• Abstract: Publication date: July 2018Source: The Journal of Pediatrics, Volume 198Author(s): Angela T. Morgan, Merina Su, Sheena Reilly, Gina Conti-Ramsden, Alan Connelly, Frédérique J. LiégeoisObjectiveTo characterize the organization of speech- and language-related white matter tracts in children with developmental speech and/or language disorders.Study designWe collected magnetic resonance diffusion-weighted imaging data from 41 children, ages 9-11 years, with developmental speech and/or language disorders, and compared them with 45 typically developing controls with the same age range. We used probabilistic tractography of diffusion-weighted imaging to map language (3 segments of arcuate fasciculus, extreme capsule system) and speech motor (corticobulbar) tracts bilaterally. The corticospinal and callosal tracts were used as control regions. We compared the mean fractional anisotropy and diffusivity values between atypical and control groups, covarying for nonverbal IQ. We then examined differences between atypical subgroups: developmental speech disorder (DSD), developmental language disorder, and co-occurring developmental speech and language disorder.ResultsFractional anisotropy in the left corticobulbar tract was lower in the DSD than in the control group. Radial and mean diffusivity were higher in the DSD than the developmental language disorder, co-occurring developmental speech and language disorder, or control groups. There were no group differences for any metrics in the language or control tracts.ConclusionsAtypical development of the left corticobulbar tract may be a neural marker for DSD. This finding is in line with reports of speech disorder after left corticobulbar damage in children and adults with brain injury. By contrast, we found no association between diffusion metrics in language-related tracts in developmental language disorder, and changes for language disorders are likely more complex.
       
  • Neurodevelopment of Infants with and without Craniofacial Microsomia
    • Abstract: Publication date: July 2018Source: The Journal of Pediatrics, Volume 198Author(s): Matthew L. Speltz, Kathleen A. Kapp-Simon, Alexis L. Johns, Erin R. Wallace, Brent R. Collett, Leanne Magee, Brian G. Leroux, Daniela V. Luquetti, Carrie L. HeikeObjectivesTo determine whether infant cases with craniofacial microsomia (CFM) evidence poorer neurodevelopmental status than demographically similar infants without craniofacial diagnoses (“controls”), and to examine cases' neurodevelopmental outcomes by facial phenotype and hearing status.Study designMulticenter, observational study of 108 cases and 84 controls aged 12-24 months. Participants were assessed by the Bayley Scales of Infant and Toddler Development-Third Edition and the Preschool Language Scales-Fifth Edition (PLS-5). Facial features were classified with the Phenotypic Assessment Tool for Craniofacial Microsomia.ResultsAfter adjustment for demographic variables, there was little difference in Bayley Scales of Infant and Toddler Development-Third Edition or Preschool Language Scales-Fifth Edition outcomes between cases and controls. Estimates of mean differences ranged from –0.23 to 1.79 corresponding to standardized effect sizes of −.02 to 0.12 (P values from .30 to .88). Outcomes were better among females and those with higher socioeconomic status. Among cases, facial phenotype and hearing status showed little to no association with outcomes. Analysis of individual test scores indicated that 21% of cases and 16% of controls were developmentally delayed (OR  0.68, 95% CI 0.29-1.61).ConclusionsAlthough learning problems have been observed in older children with CFM, we found no evidence of developmental or language delay among infants. Variation in outcomes across prior studies may reflect differences in ascertainment methods and CFM diagnostic criteria.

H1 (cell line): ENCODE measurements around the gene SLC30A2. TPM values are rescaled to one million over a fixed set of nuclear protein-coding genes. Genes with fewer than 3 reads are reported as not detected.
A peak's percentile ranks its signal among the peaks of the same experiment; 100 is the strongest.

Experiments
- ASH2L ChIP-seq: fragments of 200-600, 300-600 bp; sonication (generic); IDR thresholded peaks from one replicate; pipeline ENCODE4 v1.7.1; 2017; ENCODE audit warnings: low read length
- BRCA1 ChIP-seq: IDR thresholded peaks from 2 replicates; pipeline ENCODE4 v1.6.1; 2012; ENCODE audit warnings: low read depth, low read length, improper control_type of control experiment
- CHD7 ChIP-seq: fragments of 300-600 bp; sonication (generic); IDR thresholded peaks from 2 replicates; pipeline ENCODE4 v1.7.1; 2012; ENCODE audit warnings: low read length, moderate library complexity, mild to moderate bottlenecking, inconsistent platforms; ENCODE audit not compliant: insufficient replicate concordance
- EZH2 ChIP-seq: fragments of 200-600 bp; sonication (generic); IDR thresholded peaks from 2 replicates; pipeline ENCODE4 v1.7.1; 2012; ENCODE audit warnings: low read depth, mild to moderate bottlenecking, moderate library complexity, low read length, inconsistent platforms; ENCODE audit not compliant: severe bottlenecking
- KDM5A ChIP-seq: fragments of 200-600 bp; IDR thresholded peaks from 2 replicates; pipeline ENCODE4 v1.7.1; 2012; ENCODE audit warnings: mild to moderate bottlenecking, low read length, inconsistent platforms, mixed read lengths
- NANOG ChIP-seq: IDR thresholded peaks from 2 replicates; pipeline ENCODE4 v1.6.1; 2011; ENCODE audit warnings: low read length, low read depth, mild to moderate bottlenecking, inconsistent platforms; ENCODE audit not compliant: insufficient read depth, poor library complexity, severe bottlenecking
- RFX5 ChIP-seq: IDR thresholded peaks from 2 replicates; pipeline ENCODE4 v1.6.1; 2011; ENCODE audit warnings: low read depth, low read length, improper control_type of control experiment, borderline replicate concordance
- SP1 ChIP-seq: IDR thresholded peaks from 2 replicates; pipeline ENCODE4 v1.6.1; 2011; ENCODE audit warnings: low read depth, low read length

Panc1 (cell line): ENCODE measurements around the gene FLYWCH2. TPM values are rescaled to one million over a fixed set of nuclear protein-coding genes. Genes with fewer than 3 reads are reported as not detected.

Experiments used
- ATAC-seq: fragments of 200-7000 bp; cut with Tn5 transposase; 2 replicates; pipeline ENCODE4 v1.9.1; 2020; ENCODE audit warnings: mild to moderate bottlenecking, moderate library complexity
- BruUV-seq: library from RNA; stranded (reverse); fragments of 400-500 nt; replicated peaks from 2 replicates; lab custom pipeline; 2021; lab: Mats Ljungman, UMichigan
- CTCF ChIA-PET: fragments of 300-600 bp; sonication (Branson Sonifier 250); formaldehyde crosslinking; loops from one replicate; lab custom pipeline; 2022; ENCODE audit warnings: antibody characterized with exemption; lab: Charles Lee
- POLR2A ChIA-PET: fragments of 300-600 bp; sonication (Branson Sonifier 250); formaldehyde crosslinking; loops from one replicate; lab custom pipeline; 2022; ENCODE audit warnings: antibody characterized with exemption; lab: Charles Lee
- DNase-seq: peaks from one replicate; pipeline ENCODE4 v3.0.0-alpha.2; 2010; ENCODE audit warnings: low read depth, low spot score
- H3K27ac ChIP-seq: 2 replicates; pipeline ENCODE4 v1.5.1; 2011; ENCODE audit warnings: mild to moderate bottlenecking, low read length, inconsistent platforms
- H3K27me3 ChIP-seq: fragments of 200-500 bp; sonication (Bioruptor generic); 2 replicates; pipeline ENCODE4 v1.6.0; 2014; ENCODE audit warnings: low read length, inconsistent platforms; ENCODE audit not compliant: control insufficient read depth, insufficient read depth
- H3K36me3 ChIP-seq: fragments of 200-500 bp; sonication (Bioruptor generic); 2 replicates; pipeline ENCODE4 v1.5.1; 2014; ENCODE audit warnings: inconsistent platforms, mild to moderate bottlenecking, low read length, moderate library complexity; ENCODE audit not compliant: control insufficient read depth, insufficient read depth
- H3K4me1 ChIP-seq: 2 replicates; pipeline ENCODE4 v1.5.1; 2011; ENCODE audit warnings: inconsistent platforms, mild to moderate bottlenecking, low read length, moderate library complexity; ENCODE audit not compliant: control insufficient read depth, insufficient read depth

• Review of Interventions and Radiation Exposure from Chest Computed
           Tomography in Children with Blunt Trauma
    • Abstract: Publication date: July 2018Source: The Journal of Pediatrics, Volume 198Author(s): Victor Hsiao, Genevieve Santillanes, Daniel Malek, Ilene ClaudiusObjectiveTo determine the radiation risk to a child undergoing trauma evaluation with chest computed tomography (CCT) for every clinically actionable injury identified.Study designThis observational, cross-sectional study included all blunt trauma patients under 18 years of age undergoing CCT in a single urban emergency department. Via a retrospective chart review, therapeutic interventions done exclusively for chest injuries identified on CCT scan were identified. Effective radiation from each CCT was calculated and averaged and the dose required to diagnose 1 management-changing chest injury was determined.ResultsOf 209 children undergoing CCT over a 19-month period, 168 were victims of blunt trauma. Ten required an intervention specifically for a chest injury identified on CCT (suggesting development of 1 malignancy per 37 actionable injures identified). None required an intervention for an injury exclusively noted on CCT, as all 10 actionable injuries were apparent via other modalities (radiograph, ultrasound examination, clinical examination).ConclusionAlthough 10 uniquely actionable injuries were identified on CCT, none were found only on CCT. Because CCTs rarely modified management, the amount of radiation administered per management change was sufficiently high to recommend reconsideration of current imaging practice in this single-center study.